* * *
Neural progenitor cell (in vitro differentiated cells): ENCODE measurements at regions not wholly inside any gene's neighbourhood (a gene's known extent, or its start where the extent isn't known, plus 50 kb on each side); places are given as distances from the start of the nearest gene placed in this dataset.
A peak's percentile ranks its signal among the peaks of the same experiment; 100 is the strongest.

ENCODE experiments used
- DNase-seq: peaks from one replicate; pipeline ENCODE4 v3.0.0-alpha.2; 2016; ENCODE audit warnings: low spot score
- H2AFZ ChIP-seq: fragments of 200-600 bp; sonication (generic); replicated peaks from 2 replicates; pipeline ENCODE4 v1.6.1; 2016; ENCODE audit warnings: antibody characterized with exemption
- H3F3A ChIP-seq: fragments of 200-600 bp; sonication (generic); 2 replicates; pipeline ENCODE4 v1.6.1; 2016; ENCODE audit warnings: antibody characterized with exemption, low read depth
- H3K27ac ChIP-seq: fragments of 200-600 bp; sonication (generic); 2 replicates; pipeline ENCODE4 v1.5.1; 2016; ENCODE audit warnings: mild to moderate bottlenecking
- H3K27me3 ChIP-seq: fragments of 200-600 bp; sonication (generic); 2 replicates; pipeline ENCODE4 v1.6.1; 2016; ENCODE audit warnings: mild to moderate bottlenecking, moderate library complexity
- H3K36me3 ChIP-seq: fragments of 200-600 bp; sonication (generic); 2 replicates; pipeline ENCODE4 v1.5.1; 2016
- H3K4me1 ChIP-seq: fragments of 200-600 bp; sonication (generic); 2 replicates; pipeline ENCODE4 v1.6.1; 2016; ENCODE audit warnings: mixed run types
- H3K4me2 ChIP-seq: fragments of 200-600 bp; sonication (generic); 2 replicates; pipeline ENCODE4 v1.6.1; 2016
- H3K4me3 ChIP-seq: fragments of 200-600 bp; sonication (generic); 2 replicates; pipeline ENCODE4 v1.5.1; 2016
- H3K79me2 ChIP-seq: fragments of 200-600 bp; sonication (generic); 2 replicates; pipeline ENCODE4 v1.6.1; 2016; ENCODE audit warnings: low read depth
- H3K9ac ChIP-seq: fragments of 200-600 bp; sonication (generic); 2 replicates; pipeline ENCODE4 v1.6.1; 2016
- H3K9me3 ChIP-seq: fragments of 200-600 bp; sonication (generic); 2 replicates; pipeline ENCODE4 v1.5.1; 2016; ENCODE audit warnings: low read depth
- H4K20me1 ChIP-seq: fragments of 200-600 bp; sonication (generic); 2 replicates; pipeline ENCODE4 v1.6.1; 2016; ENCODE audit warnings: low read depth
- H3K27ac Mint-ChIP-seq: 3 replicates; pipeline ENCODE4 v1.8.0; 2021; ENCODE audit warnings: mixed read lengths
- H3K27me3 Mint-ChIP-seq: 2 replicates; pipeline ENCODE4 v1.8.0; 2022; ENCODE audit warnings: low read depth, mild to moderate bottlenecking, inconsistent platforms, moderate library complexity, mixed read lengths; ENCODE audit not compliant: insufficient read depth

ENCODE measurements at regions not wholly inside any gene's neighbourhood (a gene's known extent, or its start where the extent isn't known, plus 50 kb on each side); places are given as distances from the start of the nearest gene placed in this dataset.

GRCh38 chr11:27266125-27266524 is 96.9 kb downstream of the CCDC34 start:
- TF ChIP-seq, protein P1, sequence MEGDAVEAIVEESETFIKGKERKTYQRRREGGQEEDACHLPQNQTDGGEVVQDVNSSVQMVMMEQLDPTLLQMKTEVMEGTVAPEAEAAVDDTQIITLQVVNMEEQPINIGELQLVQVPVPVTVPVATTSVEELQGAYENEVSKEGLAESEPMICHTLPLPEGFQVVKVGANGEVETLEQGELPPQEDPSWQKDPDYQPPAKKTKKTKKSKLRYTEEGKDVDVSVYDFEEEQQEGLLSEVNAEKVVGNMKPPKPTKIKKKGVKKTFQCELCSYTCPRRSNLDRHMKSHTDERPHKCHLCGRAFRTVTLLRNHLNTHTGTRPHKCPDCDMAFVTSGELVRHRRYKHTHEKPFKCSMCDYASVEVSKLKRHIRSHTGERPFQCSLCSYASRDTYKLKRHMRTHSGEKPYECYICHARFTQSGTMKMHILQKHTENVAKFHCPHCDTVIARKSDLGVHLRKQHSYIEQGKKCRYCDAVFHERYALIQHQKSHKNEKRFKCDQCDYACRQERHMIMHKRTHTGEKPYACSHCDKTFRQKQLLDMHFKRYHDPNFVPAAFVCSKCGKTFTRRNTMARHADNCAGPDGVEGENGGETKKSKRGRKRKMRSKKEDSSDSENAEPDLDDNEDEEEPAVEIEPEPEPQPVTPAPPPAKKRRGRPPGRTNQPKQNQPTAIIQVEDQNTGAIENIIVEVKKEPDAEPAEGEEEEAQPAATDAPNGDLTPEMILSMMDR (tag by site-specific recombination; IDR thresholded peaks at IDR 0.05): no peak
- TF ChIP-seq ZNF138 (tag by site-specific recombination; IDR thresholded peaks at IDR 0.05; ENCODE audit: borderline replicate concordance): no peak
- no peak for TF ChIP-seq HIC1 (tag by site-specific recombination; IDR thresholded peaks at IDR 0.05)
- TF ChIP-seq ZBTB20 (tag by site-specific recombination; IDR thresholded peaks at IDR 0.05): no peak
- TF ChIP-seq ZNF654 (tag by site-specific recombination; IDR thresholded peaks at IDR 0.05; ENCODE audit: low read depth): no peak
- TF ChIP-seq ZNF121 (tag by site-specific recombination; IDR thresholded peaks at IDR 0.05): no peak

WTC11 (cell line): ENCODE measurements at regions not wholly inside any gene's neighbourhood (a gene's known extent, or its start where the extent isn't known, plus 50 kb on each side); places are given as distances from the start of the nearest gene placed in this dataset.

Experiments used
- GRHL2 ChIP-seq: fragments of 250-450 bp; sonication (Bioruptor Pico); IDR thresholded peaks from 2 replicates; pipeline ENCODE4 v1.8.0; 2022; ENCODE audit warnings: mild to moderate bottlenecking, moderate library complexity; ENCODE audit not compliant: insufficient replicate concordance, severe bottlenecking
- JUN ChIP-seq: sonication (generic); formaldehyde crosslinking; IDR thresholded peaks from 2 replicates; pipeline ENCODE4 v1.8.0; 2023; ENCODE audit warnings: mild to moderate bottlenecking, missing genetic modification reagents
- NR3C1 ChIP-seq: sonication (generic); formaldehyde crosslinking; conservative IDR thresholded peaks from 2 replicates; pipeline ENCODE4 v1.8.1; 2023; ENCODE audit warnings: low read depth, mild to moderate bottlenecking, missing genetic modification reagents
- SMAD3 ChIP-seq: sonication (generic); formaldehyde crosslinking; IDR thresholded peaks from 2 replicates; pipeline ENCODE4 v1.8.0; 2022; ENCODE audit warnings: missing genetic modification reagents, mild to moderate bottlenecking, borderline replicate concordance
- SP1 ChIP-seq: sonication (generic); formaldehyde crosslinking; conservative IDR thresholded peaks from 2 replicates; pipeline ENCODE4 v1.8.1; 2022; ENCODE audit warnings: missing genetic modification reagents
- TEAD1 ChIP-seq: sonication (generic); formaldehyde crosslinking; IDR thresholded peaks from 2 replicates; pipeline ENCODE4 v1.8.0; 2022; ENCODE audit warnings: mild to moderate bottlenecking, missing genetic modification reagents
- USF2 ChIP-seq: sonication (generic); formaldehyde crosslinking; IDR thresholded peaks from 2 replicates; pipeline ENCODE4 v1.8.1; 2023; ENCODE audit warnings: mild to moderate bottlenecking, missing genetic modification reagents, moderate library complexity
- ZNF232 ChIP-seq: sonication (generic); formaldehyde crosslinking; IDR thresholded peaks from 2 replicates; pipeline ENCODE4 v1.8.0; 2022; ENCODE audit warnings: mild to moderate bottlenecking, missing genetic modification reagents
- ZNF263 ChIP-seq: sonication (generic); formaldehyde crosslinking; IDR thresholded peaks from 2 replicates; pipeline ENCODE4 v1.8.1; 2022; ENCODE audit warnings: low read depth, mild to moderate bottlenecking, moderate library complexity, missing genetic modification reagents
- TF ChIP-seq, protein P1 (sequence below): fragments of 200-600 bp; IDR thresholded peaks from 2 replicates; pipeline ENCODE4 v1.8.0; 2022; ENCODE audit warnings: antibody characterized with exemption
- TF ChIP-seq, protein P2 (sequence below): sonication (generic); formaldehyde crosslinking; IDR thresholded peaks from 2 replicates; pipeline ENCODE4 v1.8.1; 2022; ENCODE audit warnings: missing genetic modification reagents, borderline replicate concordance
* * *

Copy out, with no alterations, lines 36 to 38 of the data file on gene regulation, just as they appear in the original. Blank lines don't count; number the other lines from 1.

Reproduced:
- ZNF232 ChIP-seq: sonication (generic); formaldehyde crosslinking; IDR thresholded peaks from 2 replicates; pipeline ENCODE4 v1.8.0; 2022; ENCODE audit warnings: mild to moderate bottlenecking, missing genetic modification reagents
- ZNF263 ChIP-seq: sonication (generic); formaldehyde crosslinking; IDR thresholded peaks from 2 replicates; pipeline ENCODE4 v1.8.1; 2022; ENCODE audit warnings: low read depth, mild to moderate bottlenecking, moderate library complexity, missing genetic modification reagents
- TF ChIP-seq, protein P1 (sequence below): fragments of 200-600 bp; IDR thresholded peaks from 2 replicates; pipeline ENCODE4 v1.8.0; 2022; ENCODE audit warnings: antibody characterized with exemption